Tortillas, lettuce leaves, pancakes, noodles -- whatever you use, it's a wrap

July 18, 1993|By Peter D. Franklin

What do a Russian blintz, a Scotch egg, a Jewish knish and a Mexican burrito have in common? Would the answer come any easier if I added an American peach pie?

You go to the head of the cooking class if you identified them all as foods that are wrapped. If you flunked the quiz, perhaps you need to get yourself a copy of "Cooking Under Wraps: The Art of Wrapping Hors d'Oeuvres, Main Courses, and Desserts" by Nicole Routhier (Morrow, $27).

In 1989, Ms. Routhier's first cookbook, "The Foods of Vietnam" (Stewart, Tabori & Chang), was published, and it was an award-winning hit. Her second book is equally creative and contemporary.

As a child in Southeast Asia, Ms. Routhier encountered many dishes that were wrapped with lettuce, noodles or rice paper. Later she moved to Europe, where menus were filled with examples of wrapped food, such as Greek stuffed grape leaves.

In selecting the more than 200 recipes for this book, "I have hTC chosen favorite dishes to show both the traditional ways wrapped foods are enjoyed in different cultures and how contemporary concepts can be borrowed to extend their appeal," she writes. Many recipes, she says, represent new combinations of ingredients and cooking techniques that she has created.

Prehistoric man, she reminds us, slowly learned how to mix ground grains and water into a dough and then cook it on hot stones, creating a flat cake. "Thus, flatbreads may have been the first convenience food in history. . . . Today's Mexican tortilla and Indian chapati, the Chinese po ping, and the American pancake are all direct descendants of those early unleavened flatbreads."

From this early beginning, Ms. Routhier creates the likes of chocolate mango tortillas, spiced lamb curry in yogurt bread, strawberry empanadas and something she calls Chinese Griddle Cakes Gone American, filling them with eggs, heavy cream, scallions, cream cheese and smoked salmon.

Ms. Routhier takes great care -- almost to a fault -- to explain each and every step of the preparation process. As a result, many of the recipes might discourage the less dedicated cooks because they appear to be complicated.

Most are not, but each requires considerable attention. Ms. Routhier helps out with tips for planning ahead and cook's notes when necessary. There also are some diagrams showing how a wrapper is to be folded to properly enclose the filling.

Aside from wordiness and a slip or two in the indexing, "Cooking Under Wraps" deserves attention. It clearly is one of the top cookbooks for 1993.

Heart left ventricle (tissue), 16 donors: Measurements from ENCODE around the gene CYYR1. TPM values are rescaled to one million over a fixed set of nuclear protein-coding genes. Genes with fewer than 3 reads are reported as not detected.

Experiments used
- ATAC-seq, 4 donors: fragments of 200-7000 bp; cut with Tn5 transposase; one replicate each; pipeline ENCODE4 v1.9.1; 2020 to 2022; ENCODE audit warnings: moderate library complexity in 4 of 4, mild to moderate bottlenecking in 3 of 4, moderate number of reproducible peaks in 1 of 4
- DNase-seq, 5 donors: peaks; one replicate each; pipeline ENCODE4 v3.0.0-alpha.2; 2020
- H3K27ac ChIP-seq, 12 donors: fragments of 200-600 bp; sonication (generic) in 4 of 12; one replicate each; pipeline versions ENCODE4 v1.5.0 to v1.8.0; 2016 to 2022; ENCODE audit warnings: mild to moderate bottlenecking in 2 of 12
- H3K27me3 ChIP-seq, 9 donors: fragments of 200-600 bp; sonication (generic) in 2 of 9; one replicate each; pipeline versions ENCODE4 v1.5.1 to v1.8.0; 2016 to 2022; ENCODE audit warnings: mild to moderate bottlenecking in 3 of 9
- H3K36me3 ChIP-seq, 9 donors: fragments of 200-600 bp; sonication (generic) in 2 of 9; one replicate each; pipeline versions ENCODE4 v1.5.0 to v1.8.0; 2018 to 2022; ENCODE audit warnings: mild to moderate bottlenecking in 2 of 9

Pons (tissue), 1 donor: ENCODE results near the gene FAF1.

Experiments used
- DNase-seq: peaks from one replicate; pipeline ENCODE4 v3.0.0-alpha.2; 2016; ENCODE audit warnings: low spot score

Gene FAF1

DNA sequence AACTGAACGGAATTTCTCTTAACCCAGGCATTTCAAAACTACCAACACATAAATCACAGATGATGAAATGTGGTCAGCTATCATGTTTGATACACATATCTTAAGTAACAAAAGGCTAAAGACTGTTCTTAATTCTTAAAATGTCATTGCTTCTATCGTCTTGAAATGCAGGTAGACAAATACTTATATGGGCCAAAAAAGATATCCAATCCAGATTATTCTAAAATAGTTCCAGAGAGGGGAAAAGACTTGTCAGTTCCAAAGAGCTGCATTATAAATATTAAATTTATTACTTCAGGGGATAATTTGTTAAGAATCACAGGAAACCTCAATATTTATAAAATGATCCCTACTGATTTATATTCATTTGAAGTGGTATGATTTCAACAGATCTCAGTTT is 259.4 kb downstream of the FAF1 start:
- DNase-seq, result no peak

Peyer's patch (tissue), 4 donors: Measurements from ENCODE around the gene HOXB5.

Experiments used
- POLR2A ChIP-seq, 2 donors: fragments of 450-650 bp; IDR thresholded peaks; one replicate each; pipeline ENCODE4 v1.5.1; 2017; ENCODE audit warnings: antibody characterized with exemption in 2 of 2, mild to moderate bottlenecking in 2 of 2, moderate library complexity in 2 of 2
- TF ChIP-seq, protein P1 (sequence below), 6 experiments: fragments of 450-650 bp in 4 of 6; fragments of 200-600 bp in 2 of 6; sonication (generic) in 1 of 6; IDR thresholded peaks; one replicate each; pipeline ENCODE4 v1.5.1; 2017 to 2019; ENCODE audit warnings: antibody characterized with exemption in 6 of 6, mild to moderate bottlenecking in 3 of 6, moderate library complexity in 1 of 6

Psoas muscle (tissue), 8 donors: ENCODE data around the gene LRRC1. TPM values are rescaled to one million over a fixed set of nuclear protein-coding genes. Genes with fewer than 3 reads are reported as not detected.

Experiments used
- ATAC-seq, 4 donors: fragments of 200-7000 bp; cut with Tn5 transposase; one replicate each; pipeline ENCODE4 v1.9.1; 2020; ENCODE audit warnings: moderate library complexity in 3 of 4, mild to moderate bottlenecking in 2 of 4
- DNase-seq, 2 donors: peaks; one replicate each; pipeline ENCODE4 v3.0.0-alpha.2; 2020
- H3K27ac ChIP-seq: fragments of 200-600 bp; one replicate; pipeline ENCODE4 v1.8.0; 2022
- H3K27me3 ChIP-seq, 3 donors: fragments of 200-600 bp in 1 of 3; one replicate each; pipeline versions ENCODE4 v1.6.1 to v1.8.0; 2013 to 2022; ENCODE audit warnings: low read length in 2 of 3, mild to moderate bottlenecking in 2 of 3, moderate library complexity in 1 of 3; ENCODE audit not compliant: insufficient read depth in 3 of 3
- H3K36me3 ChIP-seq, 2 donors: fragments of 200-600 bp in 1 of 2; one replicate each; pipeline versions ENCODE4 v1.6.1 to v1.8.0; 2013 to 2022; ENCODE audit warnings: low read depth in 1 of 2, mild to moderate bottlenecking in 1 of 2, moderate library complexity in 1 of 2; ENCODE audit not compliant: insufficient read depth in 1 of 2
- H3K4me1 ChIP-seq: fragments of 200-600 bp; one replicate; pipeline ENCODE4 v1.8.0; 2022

*

This recipe, which can be assembled a day ahead, uses flank steak, a popular cut of meat. A butcher can butterfly the steak if you don't want to bother doing it yourself in the recipe below.

Grilled rotolo of flank steak with mozzarella

Makes 1 large roll, enough for 4 main-course servings.

1- to 2-pound flank steak, trimmed of fat

salt and freshly ground black pepper to taste

3 tablespoons minced garlic

1 cup coarsely chopped flat-leaf parsley

8 ounces fresh mozzarella cheese, cut into thin slices

olive oil, for brushing

Butterfly the steak: Place the steak on a cutting board and hold it firmly so it does not slide, placing your palm on the top surface. Using a long, sharp knife, slice into the steak along one long side and cut it horizontally almost in half, but not quite all the way through (leaving about 1/2 inch uncut on the far side). As you cut, lift the upper meat flap to have a better view of what you are doing. Open the steak like a book (its shape will be similar to that of a butterfly) and place it between two large sheets of plastic wrap. Using a meat mallet or the flat side of a meat cleaver, pound the meat to flatten it slightly. Remove the plastic wraps.

Assemble the rotolo: Sprinkle salt and pepper over the meat. Combine the garlic and parsley and spread the mixture over the meat. Arrange the mozzarella slices in a single layer over the steak. Check the way in which the grain of the meat runs, and position the meat so that the grain runs horizontally. Starting from the bottom, roll the steak up tightly into a thick cylinder. Tie the roll securely with butcher's twine at 2-inch intervals and brush with a little olive oil. Season with salt and pepper, cover, and set aside until ready to grill.

Cook the rotolo: Place the rotolo on the grill 4 inches above the heat, cover, and grill until medium rare and the cheese is melted, about 20 minutes. (The time will vary slightly depending on the thickness of the meat.) Baste occasionally with olive oil and turn to brown on all sides.

Remove the beef roll to a cutting board and allow to rest for 5 minutes. Remove the string and cut the roll into 1-inch slices. Transfer to warm dinner plates and serve.

Peter D. Franklin

) Universal Press Syndicate

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